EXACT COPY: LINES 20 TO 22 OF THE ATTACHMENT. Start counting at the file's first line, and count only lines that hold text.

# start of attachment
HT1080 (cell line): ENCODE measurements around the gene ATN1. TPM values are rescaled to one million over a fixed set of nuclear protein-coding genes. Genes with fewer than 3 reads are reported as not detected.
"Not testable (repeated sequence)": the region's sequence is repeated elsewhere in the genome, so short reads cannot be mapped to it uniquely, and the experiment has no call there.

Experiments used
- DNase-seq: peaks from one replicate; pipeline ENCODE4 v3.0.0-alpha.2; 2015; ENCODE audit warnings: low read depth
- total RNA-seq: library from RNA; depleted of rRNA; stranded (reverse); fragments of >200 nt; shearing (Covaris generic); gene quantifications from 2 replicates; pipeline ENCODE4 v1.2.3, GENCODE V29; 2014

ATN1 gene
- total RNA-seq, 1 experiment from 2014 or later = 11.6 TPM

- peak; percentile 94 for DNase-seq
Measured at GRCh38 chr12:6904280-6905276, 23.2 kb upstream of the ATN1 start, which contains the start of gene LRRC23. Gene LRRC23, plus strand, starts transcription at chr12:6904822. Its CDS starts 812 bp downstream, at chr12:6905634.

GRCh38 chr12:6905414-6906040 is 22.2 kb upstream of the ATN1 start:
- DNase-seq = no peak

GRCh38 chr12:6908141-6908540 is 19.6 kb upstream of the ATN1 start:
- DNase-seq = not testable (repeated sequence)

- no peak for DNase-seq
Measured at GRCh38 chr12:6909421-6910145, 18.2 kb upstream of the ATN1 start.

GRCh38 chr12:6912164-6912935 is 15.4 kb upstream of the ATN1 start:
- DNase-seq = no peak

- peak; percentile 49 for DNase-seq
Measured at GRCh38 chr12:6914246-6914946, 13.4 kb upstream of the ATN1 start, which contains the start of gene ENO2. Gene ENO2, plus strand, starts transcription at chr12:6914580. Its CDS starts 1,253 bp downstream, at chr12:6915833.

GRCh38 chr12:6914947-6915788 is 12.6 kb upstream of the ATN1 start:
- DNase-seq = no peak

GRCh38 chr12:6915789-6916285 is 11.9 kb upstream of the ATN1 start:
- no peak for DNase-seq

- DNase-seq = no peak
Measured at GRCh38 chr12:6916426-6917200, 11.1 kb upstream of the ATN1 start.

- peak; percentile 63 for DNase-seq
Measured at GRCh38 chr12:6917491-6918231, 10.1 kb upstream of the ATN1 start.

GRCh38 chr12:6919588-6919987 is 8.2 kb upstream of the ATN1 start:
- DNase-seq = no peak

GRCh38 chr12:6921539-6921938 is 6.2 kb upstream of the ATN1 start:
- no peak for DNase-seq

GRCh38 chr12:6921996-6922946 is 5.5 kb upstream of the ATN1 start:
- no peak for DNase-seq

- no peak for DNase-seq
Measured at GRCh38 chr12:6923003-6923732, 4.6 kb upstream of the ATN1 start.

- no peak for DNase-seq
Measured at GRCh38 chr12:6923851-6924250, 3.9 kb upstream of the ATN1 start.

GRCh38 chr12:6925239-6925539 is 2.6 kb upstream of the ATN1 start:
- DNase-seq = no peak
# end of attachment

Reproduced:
GRCh38 chr12:6914947-6915788 is 12.6 kb upstream of the ATN1 start:
- DNase-seq = no peak

GRCh38 chr12:6915789-6916285 is 11.9 kb upstream of the ATN1 start: